#5 POSTED BY Boo (8 yrs ago)
I agree with you, meiguoren, which is why I'm not expecting anything to begin with. I know it's going to be an uphill battle but thanks for your input.
#6 POSTED BY Lilly Pilly (8 yrs ago)
I know for a fact that the social welfare department will help you with your enquiries. I recently attended workshops on 'root tracing" and they are very keen to assist find adoptive parents. They provide counseling and set up the first meeting. I would contact them immediately, they will be more forthcoming than you expect.
#7 POSTED BY clara34 (8 yrs ago)
so what did your adopted parents says?did they know?what are you going to do?will you tell them?i wish you find your family soon!!!
#8 POSTED BY Boo (8 yrs ago)
That's good to know LillyPilly! Good to know that there's a possibility of light at the end of the tunnel afterall! Will report back when I find out. Thanks!
#9 POSTED BY Meiguoren (8 yrs ago)
Good luck! :-)
#10 POSTED BY Vivian Liu (3 yrs ago)
My parents told me that I suppose have a sister who was borned in Wong Tai Sin, Hong Kong in 1963 - 1966 (I don't remenber, but I will try to ask my mom). She really want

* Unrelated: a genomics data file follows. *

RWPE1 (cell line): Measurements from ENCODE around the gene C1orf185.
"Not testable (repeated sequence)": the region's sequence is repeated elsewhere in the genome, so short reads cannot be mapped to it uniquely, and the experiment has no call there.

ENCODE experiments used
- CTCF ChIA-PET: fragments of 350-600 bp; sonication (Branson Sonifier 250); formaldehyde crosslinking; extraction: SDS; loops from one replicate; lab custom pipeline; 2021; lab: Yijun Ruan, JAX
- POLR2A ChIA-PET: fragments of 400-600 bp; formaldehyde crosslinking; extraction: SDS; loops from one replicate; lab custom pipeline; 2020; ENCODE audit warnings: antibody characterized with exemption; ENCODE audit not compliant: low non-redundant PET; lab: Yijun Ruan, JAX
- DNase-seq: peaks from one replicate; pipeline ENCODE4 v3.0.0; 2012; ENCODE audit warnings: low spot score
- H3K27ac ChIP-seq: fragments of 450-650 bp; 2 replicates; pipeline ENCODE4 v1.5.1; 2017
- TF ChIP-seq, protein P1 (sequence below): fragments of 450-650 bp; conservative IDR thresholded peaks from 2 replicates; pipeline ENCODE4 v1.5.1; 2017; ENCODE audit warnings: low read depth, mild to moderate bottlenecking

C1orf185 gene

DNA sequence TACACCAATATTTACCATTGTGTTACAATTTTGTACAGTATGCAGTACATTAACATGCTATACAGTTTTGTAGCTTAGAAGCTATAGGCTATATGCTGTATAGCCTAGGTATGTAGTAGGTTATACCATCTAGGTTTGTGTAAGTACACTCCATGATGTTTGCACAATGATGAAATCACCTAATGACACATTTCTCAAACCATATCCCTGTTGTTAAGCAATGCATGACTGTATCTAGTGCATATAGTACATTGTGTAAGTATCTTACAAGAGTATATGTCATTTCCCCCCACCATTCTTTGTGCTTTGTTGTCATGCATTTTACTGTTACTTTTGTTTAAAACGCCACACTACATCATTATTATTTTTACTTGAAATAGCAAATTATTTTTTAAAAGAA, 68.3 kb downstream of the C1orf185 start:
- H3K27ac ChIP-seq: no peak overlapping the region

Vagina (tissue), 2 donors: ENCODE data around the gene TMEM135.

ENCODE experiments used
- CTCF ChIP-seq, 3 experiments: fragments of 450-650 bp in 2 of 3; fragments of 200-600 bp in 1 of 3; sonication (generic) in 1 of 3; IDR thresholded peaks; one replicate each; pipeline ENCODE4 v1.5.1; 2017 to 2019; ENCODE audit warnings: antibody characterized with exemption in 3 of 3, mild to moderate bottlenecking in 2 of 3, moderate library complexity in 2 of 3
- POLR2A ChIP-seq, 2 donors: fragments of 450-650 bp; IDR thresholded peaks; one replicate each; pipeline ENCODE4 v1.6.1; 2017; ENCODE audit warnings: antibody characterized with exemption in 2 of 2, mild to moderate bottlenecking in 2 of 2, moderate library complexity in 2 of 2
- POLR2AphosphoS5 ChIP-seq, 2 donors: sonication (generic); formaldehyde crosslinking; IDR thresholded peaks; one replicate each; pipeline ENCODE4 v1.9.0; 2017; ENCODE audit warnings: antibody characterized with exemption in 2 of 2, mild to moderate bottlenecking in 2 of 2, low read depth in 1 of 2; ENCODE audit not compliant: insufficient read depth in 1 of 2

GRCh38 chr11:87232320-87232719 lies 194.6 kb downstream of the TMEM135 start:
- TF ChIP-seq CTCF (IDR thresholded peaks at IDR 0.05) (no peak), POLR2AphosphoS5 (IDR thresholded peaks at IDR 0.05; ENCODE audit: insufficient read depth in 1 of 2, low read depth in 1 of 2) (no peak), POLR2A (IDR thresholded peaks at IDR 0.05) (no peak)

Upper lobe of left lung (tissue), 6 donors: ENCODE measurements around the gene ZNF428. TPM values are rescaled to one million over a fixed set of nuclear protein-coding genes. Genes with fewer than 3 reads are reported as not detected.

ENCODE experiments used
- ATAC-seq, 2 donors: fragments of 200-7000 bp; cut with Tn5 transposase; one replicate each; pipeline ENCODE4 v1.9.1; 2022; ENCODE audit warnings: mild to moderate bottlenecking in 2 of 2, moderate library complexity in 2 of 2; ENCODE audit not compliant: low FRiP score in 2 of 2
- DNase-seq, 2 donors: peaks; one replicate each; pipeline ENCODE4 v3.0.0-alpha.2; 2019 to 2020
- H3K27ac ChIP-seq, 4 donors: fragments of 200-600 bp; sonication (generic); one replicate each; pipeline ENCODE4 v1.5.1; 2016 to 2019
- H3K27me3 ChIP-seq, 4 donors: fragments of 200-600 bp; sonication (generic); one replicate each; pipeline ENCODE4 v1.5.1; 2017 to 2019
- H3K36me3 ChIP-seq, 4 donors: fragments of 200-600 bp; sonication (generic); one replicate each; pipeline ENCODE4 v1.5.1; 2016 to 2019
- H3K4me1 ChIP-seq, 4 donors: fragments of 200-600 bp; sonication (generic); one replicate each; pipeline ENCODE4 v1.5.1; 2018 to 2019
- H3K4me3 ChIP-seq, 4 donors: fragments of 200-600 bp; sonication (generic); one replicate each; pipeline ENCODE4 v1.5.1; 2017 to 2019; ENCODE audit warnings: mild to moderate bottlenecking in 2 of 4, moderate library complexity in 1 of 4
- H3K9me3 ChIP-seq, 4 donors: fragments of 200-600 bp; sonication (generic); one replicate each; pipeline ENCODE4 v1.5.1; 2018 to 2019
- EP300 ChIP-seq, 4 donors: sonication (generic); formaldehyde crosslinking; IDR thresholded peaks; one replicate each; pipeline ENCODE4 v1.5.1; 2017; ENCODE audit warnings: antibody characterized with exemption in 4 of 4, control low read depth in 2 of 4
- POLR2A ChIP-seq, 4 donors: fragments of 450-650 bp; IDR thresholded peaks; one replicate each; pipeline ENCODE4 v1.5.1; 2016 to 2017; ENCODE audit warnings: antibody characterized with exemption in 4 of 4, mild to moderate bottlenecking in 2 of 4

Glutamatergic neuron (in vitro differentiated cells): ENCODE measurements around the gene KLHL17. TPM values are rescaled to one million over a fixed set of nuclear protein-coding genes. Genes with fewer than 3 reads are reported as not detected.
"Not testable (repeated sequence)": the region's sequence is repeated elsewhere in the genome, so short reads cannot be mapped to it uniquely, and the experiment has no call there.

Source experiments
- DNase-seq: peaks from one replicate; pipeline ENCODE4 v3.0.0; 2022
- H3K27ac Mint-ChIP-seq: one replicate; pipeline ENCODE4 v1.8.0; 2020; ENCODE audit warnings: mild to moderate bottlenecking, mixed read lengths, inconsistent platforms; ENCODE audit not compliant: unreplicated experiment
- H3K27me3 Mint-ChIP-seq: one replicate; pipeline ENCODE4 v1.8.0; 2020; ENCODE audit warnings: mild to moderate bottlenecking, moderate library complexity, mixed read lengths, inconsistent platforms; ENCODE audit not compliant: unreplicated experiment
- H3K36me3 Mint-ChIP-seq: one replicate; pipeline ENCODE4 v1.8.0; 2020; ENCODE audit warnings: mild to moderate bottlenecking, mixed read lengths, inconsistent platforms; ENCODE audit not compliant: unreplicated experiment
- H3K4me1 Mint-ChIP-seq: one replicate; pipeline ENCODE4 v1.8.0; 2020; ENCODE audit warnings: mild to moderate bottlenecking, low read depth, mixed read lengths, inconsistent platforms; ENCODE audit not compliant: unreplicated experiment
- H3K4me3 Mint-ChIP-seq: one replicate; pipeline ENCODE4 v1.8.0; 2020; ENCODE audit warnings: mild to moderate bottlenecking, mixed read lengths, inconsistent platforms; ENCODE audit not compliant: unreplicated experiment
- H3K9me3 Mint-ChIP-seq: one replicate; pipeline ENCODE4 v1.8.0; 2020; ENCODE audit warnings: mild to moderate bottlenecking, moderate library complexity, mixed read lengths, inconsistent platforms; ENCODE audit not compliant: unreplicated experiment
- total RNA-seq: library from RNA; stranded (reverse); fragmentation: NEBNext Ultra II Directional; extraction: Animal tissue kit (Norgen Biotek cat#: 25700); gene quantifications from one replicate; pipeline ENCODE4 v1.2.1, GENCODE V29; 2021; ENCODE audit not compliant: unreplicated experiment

to find her. She was adopted into an overseas from Chinese family but no document,

She never sign any document at that moment. Please let me know your birth date.
#11 POSTED BY Boo (3 yrs ago)
Hi Vivian - my birthday is 16 May 1978 so probably not me. That's exciting you are trying to find her. Have you tried social services? They are very helpful in my experience. Good luck for your search!

#12 POSTED BY Boo (3 yrs ago)
Btw Vivian- just to clarify, i did end up using Social Services about 1.5yrs ago and they were very open and almost over- encouraging of me trying to trace my birth parents. I am not particularly keen anymore in making a physical connection and was just happy I got some facts such as the circumstances leading to my adoption and physical attributes/ social background of my birth parents etc.
#13 POSTED BY emonkey (3 yrs ago)
Hi Boo, Hi Vivian and others, I wanted to touch base with you to make sure you are aware of another resource in Hong Kong for adult adoptees: Adoptive Families of Hong Kong. (I'm the treasurer.) We've been around as a non-profit HK society for nearly 20 years, and we recently were also approved as a charity. We have a free monthly support group, and last month the topic was "Roots Tracing." Two adult adoptees attended talking about some of their attempts to find their birth parents. We also helped sponsor the first Chinese Adoptee Worldwide Reunion meeting in Hong Kong two years ago. We now have one adult adoptee on our Steering Committee and are trying to reach out to more adoptees to encourage them to join and participate. Our website is Hope you'll consider joining. You can also send us an email to if you want more info. Cheers!
#14 POSTED BY Boo (3 yrs ago)
Thanks emonkey. I have heard good things about AFHK and would like to join. I've PM'ed you at the email provided. Thanks!